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Delhi Wine Club

Posted: Thursday, 22 April 2010 03:32

After Gallo, Hardys and Pernod Ricard Duped

After the news of Gallo being taken for a Bicycletta ride, the news of a couple of other big boys- Hardys and Pernod Ricard has been doing the round. The producers in Nashik and most hapless consumers in India may shrug it off as a daily happening in the Indian market, but as in the case of Gallo, the watchful eyes of the watchdog brought the guilty person to book.

The case is similar to Gallo- both were duped in getting cheaper grapes than the specified Burgundy grapes-Gallo was buying Pinot Noir, whereas Andrew Hashim, the former managing director of Rivers Wines, a South Australia wine company was supplying the white wine Burgundy grape-Chardonnay. He was mixing it with Sultana, a variety costing a fourth of the ordered grapes.

He was convicted last week by an Adelaide (scene of recent ethnic violence against Indians) Magistrate on 34 counts of falsification of records. The company Rivers Wines pleaded guilty in 2007 to 97 counts. Andrew Hashim has been convicted in the Magistrates Court on 34 counts of falsifying records.

The scam was eventually uncovered in 2003, when thousands of liters of grape juice sent to major winemakers, including Hardys, was quarantined by the Australian Wine and Brandy Corporation after buyers raised doubts over the variety. At the time, Chardonnay grapes were selling for $1000 a ton, while Sultana grapes were worth $250 a ton, according to media reports.

Rivers Wines faces the maximum penalty of $1.4 million, while Hashim could pay up to $102,000.The case has taken seven years, but the largest case of wine deception in Australian history has finally reached a conclusion. The court found that large quantities of grape juice and wine were sold as chardonnay during the 2003 vintage to more than 10 companies including Hardy's, now known as Constellation Australia, and Orlando, now owned by Pernod Ricard.

After one buyer raised doubts about the variety, the Australian Wine and Brandy Corporation conducted a  paper trail search since 2003 and discovered the wine was mostly sultana based and not Chardonnay which was promised. ‘We discovered what the court called an 'enormous' amount of documents proving Rivers Wines' records had been falsified," says a AWBC compliance manager.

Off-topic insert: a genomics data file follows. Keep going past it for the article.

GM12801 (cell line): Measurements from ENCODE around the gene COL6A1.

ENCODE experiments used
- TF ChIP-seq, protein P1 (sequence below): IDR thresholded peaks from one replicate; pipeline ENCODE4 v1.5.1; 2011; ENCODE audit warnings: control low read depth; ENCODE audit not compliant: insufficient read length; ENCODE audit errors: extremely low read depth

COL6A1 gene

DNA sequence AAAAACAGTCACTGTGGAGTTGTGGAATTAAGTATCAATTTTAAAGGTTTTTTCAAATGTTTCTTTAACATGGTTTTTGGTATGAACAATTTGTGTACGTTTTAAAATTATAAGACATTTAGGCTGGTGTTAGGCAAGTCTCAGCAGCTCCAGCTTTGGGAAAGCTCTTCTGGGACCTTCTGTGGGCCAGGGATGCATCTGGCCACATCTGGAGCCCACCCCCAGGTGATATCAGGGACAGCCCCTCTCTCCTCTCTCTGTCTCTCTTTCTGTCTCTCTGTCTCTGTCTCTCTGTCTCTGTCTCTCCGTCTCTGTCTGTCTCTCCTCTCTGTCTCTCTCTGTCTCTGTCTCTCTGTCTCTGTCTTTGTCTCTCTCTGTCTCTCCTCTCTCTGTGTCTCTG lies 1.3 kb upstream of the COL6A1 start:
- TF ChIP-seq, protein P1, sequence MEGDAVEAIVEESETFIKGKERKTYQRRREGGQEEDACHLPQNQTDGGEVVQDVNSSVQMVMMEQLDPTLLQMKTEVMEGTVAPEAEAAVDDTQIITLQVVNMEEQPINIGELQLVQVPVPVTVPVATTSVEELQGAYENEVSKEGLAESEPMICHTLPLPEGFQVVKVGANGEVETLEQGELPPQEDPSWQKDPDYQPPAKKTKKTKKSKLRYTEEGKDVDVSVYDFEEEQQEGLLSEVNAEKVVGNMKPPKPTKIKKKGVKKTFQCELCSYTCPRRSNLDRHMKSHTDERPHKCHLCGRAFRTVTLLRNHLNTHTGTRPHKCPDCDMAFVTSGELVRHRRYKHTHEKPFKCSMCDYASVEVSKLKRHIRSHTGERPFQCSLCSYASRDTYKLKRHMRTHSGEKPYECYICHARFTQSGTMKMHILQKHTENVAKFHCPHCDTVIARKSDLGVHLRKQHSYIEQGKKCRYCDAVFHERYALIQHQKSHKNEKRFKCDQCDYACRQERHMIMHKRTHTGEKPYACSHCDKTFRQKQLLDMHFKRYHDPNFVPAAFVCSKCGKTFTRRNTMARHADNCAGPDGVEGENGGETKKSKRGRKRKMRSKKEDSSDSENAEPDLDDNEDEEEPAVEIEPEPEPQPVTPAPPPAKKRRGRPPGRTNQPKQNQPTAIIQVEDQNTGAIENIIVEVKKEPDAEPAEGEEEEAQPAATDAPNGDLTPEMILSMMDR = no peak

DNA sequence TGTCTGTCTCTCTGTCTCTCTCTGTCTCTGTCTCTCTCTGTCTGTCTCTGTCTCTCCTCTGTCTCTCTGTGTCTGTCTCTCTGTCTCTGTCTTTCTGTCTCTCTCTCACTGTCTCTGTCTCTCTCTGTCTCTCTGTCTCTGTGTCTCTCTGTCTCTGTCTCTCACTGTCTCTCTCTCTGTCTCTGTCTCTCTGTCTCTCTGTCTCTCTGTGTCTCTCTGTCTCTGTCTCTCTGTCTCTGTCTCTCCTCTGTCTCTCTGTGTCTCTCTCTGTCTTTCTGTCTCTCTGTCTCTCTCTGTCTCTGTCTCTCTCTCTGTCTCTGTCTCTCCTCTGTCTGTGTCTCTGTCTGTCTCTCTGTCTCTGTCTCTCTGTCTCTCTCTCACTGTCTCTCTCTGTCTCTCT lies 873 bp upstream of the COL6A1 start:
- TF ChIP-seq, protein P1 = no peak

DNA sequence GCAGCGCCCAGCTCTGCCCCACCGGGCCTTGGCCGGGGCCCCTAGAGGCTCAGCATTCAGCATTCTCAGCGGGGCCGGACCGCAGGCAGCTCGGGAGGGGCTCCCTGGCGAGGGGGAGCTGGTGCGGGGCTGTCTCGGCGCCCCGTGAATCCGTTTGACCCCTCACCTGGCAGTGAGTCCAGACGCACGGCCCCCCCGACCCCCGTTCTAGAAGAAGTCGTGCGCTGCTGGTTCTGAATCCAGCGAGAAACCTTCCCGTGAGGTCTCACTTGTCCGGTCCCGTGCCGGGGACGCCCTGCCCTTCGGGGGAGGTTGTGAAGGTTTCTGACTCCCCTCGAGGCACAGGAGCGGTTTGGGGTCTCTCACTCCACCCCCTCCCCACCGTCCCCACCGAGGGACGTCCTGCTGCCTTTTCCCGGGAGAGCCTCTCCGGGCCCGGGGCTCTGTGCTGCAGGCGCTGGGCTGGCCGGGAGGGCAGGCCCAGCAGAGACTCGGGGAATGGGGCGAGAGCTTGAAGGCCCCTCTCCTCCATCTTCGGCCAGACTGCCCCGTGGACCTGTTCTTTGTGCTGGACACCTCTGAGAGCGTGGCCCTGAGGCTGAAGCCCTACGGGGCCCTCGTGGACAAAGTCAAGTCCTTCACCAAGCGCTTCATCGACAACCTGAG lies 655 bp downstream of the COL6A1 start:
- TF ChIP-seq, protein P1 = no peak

Further evidence from grape growers who supplied Rivers Wines revealed many had supplied sultana grapes in good faith but the winery had recorded their receipt as chardonnay. The price for chardonnay fruit at the time was about $1000 a ton and sultanas about $250 a ton with wines subsequently produced reflecting the price differences.

Sources describe the case as "the most significant deception ever" in Australia's wine industry. The maximum penalty on each count is $15,000 for a company and $3000 for individuals. Sentencing is expected by the end of the month.

In India, there are no strict regulations on growing or selling the grapes. With the newly formed Indian Grape Processing Board, it is hoped that the laws would soon be in place. The unscrupulous suppliers or the producers get away with ‘murder’ while the quality suffers terribly. With India ready to join OIV, the Board will be in a good position to get into this area. It may be interesting to note that the Australian Wine and Brandy Corporation has been extremely vigilant. The same should be expected from the Board or any other company formed to regulate and monitor the quality and specifications and be strict and vigilant and that we shall get rid of the problem of mislabeling.

It may be pertinent to point out that for years Indage vintners has been mentioning on the back label  of their Riviera table wine, Pinot Noir as one of the grape varietals used. There is no way to check the authenticity of the statement. With the Chairman of the Board being the chairman of the winery too, it will be a piquant situation and things are expected to come to head sooner or later.


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